Chris Locke, one of the authors of Cluetrain Manifesto, allowed his forums to devolve into very personal and graphic sexual harassment. His attempt to clear his name falls short.
It’s great that he actually decided to engage in the conversation. And it is understandable that he feels like an “angry mob” is engaging in “character assasaination”.
But Chris is missing the point and changing the subject. Sexually explicit attacks on women are not just “over the top”, “bad taste”, or “hateful”, to use Chris’s words. The photoshopped attack images directed at Kathy were unacceptable. They should have been removed immediately.
Perhaps it’s a generational thing. Chris’s refusal to apologize is reminiscent of the way factory plant managers behaved in the 70’s and 80’s as more women entered the work force. Bosses used to wink and ignore sexual harassment with a dismissive “boys will be boys”, and then act like victims when they got in trouble. The pattern is so stereotype that it features in shows that mock the past, like “Anchorman” with Ron Burgundy.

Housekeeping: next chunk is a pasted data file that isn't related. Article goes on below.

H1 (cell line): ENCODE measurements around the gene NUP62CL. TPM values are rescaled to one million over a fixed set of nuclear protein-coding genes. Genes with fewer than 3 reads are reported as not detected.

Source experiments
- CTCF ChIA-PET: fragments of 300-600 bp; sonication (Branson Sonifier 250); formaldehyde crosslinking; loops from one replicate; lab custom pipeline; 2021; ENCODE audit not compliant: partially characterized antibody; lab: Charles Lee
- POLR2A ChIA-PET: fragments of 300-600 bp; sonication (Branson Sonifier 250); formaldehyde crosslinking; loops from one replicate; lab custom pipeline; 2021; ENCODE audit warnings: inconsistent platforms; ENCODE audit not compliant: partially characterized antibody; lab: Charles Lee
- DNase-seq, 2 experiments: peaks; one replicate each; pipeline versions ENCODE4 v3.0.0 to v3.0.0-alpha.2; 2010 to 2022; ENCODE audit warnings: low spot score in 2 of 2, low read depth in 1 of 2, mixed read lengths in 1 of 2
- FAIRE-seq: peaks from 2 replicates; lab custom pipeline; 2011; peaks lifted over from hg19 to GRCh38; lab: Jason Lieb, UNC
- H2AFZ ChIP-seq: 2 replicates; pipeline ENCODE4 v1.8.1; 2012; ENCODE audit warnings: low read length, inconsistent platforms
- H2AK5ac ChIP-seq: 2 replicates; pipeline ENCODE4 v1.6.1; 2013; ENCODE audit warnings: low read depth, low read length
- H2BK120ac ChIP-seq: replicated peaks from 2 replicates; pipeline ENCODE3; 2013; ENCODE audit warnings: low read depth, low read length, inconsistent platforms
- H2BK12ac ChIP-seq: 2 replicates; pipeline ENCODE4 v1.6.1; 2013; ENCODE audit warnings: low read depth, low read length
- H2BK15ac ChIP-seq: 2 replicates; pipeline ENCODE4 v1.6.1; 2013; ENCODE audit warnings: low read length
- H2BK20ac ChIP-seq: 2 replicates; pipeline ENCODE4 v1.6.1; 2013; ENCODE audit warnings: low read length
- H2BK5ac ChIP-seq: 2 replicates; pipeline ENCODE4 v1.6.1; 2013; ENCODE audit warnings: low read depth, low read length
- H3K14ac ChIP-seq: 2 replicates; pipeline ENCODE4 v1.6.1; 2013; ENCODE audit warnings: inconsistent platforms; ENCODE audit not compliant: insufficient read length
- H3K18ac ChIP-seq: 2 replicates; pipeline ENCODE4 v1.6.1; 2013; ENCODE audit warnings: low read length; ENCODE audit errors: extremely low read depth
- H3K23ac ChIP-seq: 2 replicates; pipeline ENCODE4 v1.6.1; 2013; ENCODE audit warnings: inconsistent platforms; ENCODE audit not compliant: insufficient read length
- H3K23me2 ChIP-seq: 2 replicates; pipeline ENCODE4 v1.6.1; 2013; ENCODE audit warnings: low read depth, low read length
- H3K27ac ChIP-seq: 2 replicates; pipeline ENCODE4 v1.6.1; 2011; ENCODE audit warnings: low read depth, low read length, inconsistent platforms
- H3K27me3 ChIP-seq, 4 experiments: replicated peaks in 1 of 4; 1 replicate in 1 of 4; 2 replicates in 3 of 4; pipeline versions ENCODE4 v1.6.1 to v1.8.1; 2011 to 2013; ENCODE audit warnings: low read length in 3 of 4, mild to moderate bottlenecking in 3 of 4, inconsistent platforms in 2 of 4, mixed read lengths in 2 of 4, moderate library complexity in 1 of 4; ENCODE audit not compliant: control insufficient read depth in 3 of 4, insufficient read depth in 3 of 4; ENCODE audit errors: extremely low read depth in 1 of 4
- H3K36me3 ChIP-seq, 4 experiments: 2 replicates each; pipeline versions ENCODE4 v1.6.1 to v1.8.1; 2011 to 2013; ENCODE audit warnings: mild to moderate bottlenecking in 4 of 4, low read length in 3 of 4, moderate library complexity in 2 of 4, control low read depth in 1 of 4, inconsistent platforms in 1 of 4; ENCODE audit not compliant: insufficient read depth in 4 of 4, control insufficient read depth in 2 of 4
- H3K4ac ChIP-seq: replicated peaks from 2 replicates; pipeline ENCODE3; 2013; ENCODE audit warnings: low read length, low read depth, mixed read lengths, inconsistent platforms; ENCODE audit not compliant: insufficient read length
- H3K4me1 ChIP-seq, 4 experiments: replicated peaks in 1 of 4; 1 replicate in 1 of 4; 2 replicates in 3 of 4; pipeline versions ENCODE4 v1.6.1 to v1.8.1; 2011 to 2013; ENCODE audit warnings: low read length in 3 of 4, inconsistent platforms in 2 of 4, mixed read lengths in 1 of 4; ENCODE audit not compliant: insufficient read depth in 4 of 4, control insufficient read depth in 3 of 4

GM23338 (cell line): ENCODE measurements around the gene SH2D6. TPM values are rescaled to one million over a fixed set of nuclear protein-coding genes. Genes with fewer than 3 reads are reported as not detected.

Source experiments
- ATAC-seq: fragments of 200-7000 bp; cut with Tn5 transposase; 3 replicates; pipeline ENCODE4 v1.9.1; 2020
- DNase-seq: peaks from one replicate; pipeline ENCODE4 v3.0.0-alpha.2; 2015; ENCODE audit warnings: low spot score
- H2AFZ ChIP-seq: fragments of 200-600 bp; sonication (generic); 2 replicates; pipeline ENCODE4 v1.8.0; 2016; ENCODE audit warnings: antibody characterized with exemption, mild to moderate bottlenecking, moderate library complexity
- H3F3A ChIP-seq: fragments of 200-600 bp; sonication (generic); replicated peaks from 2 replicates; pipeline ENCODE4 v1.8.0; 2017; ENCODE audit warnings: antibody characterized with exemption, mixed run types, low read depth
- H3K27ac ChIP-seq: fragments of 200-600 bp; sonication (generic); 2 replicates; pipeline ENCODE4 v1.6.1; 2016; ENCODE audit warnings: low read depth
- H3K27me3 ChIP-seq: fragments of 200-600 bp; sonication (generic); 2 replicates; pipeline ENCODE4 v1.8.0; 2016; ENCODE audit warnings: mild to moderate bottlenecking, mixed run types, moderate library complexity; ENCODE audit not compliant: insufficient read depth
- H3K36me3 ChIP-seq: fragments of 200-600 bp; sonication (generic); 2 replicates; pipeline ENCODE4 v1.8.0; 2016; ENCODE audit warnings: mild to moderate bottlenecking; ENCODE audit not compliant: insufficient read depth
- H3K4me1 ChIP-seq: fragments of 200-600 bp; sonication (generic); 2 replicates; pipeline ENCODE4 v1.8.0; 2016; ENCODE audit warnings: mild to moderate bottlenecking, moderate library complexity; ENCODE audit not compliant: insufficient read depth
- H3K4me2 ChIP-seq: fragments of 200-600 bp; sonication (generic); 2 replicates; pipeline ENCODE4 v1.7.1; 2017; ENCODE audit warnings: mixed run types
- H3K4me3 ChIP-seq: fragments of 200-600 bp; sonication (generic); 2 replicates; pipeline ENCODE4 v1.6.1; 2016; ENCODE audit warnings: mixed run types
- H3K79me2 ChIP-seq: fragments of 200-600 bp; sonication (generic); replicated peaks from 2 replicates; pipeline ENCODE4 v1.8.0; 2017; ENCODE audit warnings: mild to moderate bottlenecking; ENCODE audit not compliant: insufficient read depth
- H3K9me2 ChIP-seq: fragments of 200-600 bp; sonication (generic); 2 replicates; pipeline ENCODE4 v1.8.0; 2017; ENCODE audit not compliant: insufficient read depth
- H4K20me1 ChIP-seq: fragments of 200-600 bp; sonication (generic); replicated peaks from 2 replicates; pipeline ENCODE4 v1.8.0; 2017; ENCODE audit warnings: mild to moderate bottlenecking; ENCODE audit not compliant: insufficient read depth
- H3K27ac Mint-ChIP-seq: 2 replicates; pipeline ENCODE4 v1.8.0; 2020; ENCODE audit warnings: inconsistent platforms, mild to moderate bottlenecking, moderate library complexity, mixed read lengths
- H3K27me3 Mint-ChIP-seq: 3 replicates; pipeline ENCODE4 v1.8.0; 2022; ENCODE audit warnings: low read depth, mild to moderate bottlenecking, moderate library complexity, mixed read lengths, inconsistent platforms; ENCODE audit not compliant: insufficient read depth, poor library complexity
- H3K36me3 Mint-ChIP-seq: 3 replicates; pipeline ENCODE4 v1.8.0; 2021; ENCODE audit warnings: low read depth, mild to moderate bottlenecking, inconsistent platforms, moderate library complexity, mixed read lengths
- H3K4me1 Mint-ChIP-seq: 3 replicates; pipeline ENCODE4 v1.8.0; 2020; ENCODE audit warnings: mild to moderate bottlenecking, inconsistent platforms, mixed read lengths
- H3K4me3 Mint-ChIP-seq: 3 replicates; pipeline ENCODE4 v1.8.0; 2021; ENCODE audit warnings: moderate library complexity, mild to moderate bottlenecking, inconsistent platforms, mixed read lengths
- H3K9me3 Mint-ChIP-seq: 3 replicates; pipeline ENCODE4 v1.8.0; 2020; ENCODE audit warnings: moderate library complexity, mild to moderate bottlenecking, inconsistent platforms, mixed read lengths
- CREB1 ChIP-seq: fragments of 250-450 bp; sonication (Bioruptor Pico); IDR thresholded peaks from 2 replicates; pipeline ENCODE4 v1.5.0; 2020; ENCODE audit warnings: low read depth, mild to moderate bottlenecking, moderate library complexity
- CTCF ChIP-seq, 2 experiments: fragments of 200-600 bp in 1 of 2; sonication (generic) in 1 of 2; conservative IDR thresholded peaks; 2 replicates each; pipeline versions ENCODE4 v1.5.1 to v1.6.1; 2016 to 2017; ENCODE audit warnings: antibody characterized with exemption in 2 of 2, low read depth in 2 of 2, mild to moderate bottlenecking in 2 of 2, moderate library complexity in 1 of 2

In the 70’s, that kind of behavior may have been tolerated, but it’s about as welcome as a KKK rally today. This world belongs to a new generation, and those kinds of misogynistic attacks are not cool with us. Letting other people do it, and then slinking away mumbling “it wasn’t my fault” only after the stuff hits the fan, is not cool.
I am sure that Chris is feeling victimized, and that’s unfortunate. But if he continues to argue that people shouldn’t be censored/punished for sexually explicit personal attacks on women, then he clearly doesn’t represent my generation or my industry.